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Broadside entitled 'Trial and Sentence'


Trial and Sentence.

A Full and Particular Acconnt of the Trial and Sen-

tence of DONALD ELPHINSTONE, who is to be Execut-
ed at Edinburgh, on Wednesday morning, the 28th
of July, 1824, for the Murder of Mary Stark; or
Croket, his mother-in-law, on the 20th of Februrry
last, in Libberton's Wynd, and whose body is to be
given to Dr. A. Munro for Dissection.

Edinburgh, 2lst June, 1824.

THIS day came on, before the High Court of Justiciary, the
er and Glazier, for the Murder of Mary Stark, or Croket, his mo-
ther-in-law, in Libberton's Wynd, on the 20th of February last.

On the indictment being road, and the Jury chosen, the pannel
plcaded Not Guilty. A considerable number of witnesses were
called, whose testimony were very similar as to the main facts of
the cause. It appeared, that Elphinstone and his wife, (who had
been cohabiting with a person of the name of M'Intosh,) accident-
ally met on the 20th of February last, in Libberton's Wynd, at
the door of the deceased ; that some ill language had passed be-
tween the prisoner and his wife, and that he threw a fourteen pound
weight at her. She then came to the door, crying out murder!
The deceased was coming up the wynd at the time, not quite sober,
as alleged and she lifted up an empty water stoup, which she threw
at the pannel, this he threw back, and afterwards drew a knife, from
his pocket, and thrust Mrs Croket below the 10th rib. The de-
ceased was then carried to a surgeon, and afterwards to the Royal
Infirmary when she died, on the 9th of March. A number of per-
sons with whom the pannel had been employed as a Painter and
Glazier gave him an excellent character. The Jury were addressed
by Mr Alison, for the prosecution, and by Mr Maitland, for the
prisoner. The Lord Justice Clerk summed up the evidence, at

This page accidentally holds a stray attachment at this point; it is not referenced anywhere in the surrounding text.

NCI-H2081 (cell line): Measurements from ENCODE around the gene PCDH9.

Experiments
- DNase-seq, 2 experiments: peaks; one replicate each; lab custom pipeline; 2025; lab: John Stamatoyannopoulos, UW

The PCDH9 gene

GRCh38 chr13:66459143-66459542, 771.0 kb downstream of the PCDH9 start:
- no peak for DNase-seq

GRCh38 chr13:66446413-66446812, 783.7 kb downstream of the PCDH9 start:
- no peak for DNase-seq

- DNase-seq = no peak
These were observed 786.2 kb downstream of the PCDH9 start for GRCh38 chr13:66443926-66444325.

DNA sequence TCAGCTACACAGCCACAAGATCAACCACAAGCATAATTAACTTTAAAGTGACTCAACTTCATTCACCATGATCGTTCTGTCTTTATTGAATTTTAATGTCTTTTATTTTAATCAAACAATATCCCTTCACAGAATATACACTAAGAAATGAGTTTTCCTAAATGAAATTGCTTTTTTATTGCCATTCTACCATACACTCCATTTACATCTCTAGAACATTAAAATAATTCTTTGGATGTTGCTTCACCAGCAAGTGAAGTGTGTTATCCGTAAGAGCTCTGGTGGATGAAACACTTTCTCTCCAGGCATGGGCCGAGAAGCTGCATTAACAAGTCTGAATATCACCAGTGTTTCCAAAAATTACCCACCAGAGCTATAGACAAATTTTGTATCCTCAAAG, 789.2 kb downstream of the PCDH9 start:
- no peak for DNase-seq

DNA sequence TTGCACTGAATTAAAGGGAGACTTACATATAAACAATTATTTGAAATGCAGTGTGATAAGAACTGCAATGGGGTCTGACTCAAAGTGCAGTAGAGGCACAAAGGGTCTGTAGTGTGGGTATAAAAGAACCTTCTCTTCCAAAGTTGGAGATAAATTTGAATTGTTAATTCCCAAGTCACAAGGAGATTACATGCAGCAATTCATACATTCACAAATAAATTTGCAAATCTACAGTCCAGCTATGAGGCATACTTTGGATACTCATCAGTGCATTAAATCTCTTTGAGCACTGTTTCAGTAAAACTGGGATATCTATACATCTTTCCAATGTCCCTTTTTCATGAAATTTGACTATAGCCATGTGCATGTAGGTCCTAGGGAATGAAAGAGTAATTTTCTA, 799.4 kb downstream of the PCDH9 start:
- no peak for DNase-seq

great length.                                                                                 

The Jury then retired, and, after an hours consultation, returned
with a verdict, finding by a plurality of voices, the pannel guilty,
but unanimously recommended him to mercy, on account of his
previous good character. In the course of a solemn and impressive
address, the Lord Justice Clerk recommended to the pannel to em-
ploy the few remaining days allowed him on earth in the important
work of repentance, which was the duty, of every man, but more
especially his, whose days were numbered. He said, the Court
had no alternative, but to pronounce the awful sentence. Murder
had ever been considered, and ever would be considered, a capital
offence. He implored the prisoner, though he had been recommend-
ed to mercy, not to lay the flattering unction to his soul, but pre-
pare for the great change, and seek his peace in Heaven, through
the merits of his blessed Redeemer.

The sentence of the Court was then read, ordaining the prisoner
to be executed at Edinburgh, on Wednesday, the 28th July next,
and his body to be given to Dr Alexander Monro for dissection.

After sentence was pronounced, the prisoner burst into tears,
while his brother, who was sitting immediately behind him, shook
him cordially by the hand, as did several other friends and ac-
quaintances. He was then removed from the bar.


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Date published: 1824   shelfmark: F.3.a.14(27a)
Broadside entitled 'Trial and Sentence'
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